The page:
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dwarf alberta spruce on last leg

Discussion in 'Landscape Architecture and Design' started by guntruck, Jul 21, 2001.

  1. guntruck

    guntruck LawnSite Senior Member
    Posts: 527

    I planted 4 alberta spruces about two months ago. Three are looking ok but one is dead!! I just noticed when we did the lawn this week. One of the other three is starting to brown in an area or two. The thing looks as dry as a bone when i touched it the needles just fell to the ground leaving all the brown twigs there, what an aweful site. The homeowner waters all the time this i know, he is an avid gardener with some experiance under his belt so i know he isnt over watering. My question is i know these things are prone to spider mites( i think) does it sound like thats what this is? Or does it sound like something else? Is there a spray that can be put on them by the homeowner to help or should i just replace the dead one and cross my fingers? Should i expect the nursery to replace the shrub? Thanks guys
  2. Finecut

    Finecut LawnSite Member
    from IL
    Posts: 177


    Very, very finicky creatures those Dwarf Alberta Spruce. The best thing I've found is ...fill 5 gallon bucket with water...5 scoops Mir-acid, put that in a sprinkling can and slowly empty on trees. If you spray the trees you'll have much better luck than putting a hose at the base and watering them. You may be able to save the last three...all the dead stuff will take years to fill back in. These trees wind burn very easily and as beautiful as they are, sure take a great deal of work to sustain.

    It depends on what agreement you have had with the nursery. You might ask them if they would stop by and look at the trees, they may just tell you they will replace them. If they feel that they haven't been properly taken care of...best plan on paying up. This is why you must add a health mark-up to nursery stock.

    A great subsitute for Dwarf Alberta Spruce are Holmstrup Arborvitae...these trees are not quite as eye appealing as Dwarf Alberta Spruce, they are much hardier.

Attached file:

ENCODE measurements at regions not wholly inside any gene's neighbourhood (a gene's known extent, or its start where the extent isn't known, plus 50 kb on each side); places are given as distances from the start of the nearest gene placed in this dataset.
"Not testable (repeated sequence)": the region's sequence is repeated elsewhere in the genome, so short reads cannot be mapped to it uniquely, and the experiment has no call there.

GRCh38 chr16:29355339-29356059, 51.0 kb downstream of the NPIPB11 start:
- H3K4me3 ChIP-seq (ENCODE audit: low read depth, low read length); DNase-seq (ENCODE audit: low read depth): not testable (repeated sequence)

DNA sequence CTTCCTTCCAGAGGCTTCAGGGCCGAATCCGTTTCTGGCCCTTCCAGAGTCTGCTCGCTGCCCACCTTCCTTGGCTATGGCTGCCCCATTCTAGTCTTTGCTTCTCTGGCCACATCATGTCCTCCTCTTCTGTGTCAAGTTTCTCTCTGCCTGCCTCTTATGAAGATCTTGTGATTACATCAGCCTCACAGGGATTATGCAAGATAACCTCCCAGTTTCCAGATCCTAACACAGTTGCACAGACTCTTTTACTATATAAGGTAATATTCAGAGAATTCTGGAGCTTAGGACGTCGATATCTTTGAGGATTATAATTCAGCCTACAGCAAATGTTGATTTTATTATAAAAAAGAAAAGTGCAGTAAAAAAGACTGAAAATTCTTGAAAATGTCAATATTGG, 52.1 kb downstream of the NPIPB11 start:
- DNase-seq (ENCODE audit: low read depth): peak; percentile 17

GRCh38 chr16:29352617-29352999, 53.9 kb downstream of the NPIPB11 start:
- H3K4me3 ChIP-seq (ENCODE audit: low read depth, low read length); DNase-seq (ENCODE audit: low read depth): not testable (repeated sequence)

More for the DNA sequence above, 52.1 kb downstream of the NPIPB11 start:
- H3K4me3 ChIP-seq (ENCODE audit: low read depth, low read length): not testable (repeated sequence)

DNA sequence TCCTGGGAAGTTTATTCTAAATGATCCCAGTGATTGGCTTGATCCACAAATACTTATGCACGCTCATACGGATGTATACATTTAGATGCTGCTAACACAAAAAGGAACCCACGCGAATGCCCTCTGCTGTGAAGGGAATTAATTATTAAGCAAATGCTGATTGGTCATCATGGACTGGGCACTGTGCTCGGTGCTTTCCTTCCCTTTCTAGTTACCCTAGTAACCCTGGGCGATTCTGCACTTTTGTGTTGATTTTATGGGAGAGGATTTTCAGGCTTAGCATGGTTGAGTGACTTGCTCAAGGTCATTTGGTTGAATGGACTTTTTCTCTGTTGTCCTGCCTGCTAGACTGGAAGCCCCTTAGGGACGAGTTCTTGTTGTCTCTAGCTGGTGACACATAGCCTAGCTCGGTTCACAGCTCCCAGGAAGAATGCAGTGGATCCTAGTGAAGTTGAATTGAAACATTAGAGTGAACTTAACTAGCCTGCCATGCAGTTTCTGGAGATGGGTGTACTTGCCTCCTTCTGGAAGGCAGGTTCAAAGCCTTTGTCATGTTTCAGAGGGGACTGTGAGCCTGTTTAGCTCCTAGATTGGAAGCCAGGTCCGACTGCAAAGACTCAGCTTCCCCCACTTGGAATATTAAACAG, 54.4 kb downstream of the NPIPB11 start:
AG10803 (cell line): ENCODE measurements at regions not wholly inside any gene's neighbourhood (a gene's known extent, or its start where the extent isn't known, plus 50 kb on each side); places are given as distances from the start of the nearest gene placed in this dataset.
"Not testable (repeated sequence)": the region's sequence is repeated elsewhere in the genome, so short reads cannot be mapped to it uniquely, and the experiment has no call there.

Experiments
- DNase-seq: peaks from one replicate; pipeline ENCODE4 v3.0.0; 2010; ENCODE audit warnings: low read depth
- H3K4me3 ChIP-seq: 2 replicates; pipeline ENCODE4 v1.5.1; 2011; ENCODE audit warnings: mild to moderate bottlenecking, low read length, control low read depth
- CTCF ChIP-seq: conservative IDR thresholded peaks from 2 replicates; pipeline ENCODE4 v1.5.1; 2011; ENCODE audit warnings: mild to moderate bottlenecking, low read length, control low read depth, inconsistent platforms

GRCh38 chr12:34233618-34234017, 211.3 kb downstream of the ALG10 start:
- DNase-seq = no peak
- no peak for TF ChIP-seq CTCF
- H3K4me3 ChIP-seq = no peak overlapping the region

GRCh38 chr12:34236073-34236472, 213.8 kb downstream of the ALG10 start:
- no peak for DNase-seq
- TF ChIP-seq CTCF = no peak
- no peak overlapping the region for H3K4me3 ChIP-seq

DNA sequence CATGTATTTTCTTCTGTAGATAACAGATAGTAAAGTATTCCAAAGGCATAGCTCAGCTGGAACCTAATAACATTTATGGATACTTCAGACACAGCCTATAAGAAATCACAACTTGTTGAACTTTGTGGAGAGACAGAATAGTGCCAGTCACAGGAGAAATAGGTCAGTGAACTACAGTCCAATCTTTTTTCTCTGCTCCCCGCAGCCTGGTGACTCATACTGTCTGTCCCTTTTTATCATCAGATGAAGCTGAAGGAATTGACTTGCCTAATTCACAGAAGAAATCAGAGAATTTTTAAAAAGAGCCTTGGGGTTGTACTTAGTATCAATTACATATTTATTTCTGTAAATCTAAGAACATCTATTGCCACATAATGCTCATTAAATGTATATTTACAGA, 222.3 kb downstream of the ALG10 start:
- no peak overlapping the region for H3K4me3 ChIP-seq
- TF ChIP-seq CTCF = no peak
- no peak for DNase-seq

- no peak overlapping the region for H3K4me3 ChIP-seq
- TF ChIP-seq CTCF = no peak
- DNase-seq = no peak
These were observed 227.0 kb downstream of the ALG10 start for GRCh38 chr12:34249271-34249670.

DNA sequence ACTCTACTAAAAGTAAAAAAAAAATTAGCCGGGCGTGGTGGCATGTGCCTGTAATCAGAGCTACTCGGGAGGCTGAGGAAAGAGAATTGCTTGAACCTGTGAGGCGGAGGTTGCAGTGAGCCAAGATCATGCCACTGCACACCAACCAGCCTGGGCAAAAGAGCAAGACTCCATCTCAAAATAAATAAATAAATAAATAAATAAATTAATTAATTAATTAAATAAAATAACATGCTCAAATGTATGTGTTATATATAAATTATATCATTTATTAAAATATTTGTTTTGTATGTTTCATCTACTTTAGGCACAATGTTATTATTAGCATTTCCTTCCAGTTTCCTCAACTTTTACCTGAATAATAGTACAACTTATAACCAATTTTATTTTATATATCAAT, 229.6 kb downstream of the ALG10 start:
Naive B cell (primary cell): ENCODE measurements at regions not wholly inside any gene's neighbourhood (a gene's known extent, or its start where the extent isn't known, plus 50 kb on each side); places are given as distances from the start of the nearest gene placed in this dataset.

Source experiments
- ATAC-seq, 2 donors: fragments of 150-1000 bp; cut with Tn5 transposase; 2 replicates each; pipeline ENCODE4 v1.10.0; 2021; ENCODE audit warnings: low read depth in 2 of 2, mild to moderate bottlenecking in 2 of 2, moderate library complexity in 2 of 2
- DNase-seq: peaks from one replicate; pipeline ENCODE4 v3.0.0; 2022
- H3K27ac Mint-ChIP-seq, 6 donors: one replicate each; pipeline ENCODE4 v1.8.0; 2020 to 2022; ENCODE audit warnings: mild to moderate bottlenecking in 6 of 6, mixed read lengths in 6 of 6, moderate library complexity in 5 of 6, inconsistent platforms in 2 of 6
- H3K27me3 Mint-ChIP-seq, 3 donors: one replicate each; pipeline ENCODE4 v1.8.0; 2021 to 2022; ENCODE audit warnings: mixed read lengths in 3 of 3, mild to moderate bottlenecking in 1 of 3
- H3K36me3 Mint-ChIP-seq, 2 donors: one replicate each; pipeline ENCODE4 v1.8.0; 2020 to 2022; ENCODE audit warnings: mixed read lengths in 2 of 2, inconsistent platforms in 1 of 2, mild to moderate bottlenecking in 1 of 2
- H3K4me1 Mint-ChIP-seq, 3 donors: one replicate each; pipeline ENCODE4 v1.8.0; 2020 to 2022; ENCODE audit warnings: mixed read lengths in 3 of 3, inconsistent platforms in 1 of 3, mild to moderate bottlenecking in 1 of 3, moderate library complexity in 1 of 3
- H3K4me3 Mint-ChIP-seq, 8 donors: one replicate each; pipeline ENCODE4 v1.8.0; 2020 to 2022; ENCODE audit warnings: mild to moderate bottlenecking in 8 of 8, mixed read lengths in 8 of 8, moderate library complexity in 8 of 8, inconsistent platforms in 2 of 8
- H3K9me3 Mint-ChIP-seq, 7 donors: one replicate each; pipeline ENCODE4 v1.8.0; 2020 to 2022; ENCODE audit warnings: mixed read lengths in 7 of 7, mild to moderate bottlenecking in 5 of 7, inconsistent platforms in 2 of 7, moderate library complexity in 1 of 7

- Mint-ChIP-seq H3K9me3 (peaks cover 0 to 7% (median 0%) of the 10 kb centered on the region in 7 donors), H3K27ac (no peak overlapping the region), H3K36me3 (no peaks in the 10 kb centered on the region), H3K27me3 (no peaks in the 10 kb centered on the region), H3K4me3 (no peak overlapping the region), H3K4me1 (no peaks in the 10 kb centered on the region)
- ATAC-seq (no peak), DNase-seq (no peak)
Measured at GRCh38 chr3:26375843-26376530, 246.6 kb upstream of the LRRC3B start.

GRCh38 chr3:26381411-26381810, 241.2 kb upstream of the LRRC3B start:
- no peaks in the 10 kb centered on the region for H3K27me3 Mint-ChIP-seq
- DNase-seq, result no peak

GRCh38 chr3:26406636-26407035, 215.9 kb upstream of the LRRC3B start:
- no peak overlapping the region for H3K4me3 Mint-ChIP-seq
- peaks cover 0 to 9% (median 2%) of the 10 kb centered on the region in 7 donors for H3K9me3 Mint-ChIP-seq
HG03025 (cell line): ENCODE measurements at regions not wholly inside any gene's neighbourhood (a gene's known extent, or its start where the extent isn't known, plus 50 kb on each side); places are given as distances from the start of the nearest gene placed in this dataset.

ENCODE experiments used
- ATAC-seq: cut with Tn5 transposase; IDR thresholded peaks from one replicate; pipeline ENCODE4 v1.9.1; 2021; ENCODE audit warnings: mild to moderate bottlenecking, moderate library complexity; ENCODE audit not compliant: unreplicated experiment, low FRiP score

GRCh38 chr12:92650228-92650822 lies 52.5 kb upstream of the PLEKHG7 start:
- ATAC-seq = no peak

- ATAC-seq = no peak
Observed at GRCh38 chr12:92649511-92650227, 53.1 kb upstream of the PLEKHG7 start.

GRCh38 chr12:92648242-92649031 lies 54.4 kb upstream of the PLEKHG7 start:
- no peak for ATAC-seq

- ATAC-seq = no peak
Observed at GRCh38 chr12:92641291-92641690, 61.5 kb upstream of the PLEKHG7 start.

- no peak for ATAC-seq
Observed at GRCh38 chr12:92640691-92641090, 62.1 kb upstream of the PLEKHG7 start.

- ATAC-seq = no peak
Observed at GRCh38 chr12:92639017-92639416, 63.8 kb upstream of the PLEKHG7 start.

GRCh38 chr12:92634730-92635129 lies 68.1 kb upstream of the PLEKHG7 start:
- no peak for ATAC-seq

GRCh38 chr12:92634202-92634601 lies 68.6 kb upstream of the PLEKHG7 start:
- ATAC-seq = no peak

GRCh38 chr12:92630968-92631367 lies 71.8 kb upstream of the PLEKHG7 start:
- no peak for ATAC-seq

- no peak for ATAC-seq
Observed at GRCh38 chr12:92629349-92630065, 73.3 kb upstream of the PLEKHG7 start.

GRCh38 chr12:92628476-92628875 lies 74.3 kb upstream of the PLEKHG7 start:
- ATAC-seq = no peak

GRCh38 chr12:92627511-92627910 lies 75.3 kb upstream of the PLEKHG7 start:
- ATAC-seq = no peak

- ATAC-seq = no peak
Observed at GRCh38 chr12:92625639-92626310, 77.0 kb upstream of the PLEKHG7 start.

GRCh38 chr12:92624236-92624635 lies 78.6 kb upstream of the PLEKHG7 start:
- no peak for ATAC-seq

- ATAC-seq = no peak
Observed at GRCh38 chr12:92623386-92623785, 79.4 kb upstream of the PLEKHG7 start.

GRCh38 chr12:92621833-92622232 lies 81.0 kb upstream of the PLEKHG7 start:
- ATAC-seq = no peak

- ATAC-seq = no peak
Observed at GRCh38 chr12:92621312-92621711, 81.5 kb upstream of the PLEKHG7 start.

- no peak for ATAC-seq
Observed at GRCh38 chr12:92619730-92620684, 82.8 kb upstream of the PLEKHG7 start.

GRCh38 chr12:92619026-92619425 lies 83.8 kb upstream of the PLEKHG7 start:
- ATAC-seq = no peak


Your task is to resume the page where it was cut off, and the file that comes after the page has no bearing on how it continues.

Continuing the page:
3. Kevintree

    Kevintree LawnSite Member
    Posts: 18

  4. greens1

    greens1 LawnSite Senior Member
    Posts: 352

    This time of year I would say there is a 90% chance that the problem is spider mites. Dwarf Alberta Spruce love dry conditions, rarely have I ever seen one die from underwatering.

    Cheak the branches with a hand lens. If you see small dots that are moving arround, especially small red dots aka southern red mite, then you need to spray or hire a CPA to spray for you.

    Water will wash off existing mites, but will do nothing for the mites hatching out later.

    Jim L
  5. guntruck

    guntruck LawnSite Senior Member
    Posts: 527

    Thanks for the info gentleman, i really appreciate it. I will have the others sprayed or is there something the local supplier might have i can tell the homeowner to get to spray if it happens again? Thanks

    SCAPEASAURUSREX LawnSite Senior Member
    Posts: 835

    I'm not too up with my insects and when the attack. But up here in North Jersey I am seeing alot of Dwarf Alberta Spruces in dispair. I guess this is when they like to eat them.since it's the hottest & dryest time of the year. What do you use to spray them with as far as insecticides go ??
  7. arpat2

    arpat2 LawnSite Member
    from NJ
    Posts: 35

    I have the same problem with my Alberta Spruce. Originally I used Isotox by Ortho. You have to treat it at least every two weeks. That got to be a pain so I used Hexygon a WP it is an ovacide and miticide, so it kills the eggs too. It can only be applied once a crop season. Very Powerful stuff. I used it in conjuction with AVID. The shrub started to push green so I stopped treatment. Big mistake. It started browning again. Now that it is getting cooler in Northern NJ I will apply a dormant oil and start treatment again in the early spring. The Hexygon is very expensive, but you use very little per treatment. The spruce is about 250-300 to replace. If I had realized that they were this prone to insects I would have chosen another plant material.

    Good Luck,

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